No. Boba is supposed to be chewy in the middle. The texture should be soft-chewy, with no hardness or toughness at all in the center. Good boba is very easy to chew, so much that it barely needs to be chewed for it to break apart. Boba that is hard in the middle hasn’t cooked long enough, or it has been cooked improperly using the wrong methods.
When cooking boba, all of the boba needs to be able to submerge in the water that it is being cooked in. The pot shouldn’t be over-filled with so much boba that it is close to passing the surface of the water. More water is always better when cooking boba.
How do you make soft boba pearls?
To make soft boba pearls out of any type of boba that has to be cooked, simply cook the boba for as long as it needs to be cooked in order for them to become soft. If the boba for some reason comes out hard after it has been cooked, it can be immediately placed back into the hot water to be cooked longer. This can, and will, still be able to produce soft and chewy boba in the end after it has fully cooked.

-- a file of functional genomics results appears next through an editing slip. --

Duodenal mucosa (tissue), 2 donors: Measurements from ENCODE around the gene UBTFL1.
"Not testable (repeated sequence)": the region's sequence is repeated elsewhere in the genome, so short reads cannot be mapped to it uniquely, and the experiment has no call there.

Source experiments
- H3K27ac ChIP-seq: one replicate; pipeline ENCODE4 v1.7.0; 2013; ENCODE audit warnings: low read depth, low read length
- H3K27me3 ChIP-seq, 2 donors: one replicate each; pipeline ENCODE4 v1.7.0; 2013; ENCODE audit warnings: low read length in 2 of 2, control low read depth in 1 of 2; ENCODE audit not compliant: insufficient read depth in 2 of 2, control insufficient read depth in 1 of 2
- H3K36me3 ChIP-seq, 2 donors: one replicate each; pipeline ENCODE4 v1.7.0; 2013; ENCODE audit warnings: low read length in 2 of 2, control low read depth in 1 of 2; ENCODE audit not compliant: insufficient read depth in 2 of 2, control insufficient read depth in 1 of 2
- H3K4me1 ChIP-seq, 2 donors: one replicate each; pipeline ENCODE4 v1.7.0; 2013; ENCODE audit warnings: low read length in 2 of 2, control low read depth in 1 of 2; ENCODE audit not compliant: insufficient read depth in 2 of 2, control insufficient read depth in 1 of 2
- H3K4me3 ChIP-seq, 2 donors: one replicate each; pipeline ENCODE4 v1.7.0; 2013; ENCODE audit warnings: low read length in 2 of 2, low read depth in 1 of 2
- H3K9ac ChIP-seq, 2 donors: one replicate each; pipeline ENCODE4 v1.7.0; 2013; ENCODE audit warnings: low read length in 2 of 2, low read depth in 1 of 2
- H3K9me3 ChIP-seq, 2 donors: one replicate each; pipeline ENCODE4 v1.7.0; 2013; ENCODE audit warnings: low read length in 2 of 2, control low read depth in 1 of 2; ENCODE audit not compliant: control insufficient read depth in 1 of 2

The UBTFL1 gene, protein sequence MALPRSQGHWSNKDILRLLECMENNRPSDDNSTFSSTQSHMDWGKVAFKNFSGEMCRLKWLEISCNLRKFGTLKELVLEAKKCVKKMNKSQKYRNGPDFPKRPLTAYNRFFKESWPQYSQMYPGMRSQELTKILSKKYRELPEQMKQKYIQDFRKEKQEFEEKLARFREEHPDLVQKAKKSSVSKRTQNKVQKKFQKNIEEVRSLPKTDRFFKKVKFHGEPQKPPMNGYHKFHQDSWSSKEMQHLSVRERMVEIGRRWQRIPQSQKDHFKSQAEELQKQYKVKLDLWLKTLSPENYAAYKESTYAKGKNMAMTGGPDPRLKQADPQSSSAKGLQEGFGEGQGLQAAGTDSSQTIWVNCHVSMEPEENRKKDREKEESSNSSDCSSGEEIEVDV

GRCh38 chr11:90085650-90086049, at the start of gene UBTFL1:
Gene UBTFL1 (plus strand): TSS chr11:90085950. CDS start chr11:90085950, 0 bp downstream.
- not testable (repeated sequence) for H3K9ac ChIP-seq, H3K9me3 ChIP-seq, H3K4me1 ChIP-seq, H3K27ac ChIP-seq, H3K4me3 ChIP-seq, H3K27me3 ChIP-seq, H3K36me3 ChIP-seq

It is easier for most individuals to have undercooked boba, then it is to overcook them. If you are unsure if the type of boba that you are cooking is finished, then you can take a few out of the pot while it is simmering and test it to see if it is still hard in the middle.
What does undercooked boba look like?
Undercooked boba can look the same as cooked boba while it is cooking. The outer layer of the boba will still look soft. It is best to try to identify the type of boba you are cooking first before attempting to cook it. From there, you can get a good estimate of how long the boba needs to cook in order to be fully cooked.
Sago pearls and white tapioca pearls are a lot easier to tell when they are undercooked. They will turn translucent as they cook more, while the uncooked inside will be seen through the outer layer and appear white. As they become fully cooked, they will become translucent in the middle too.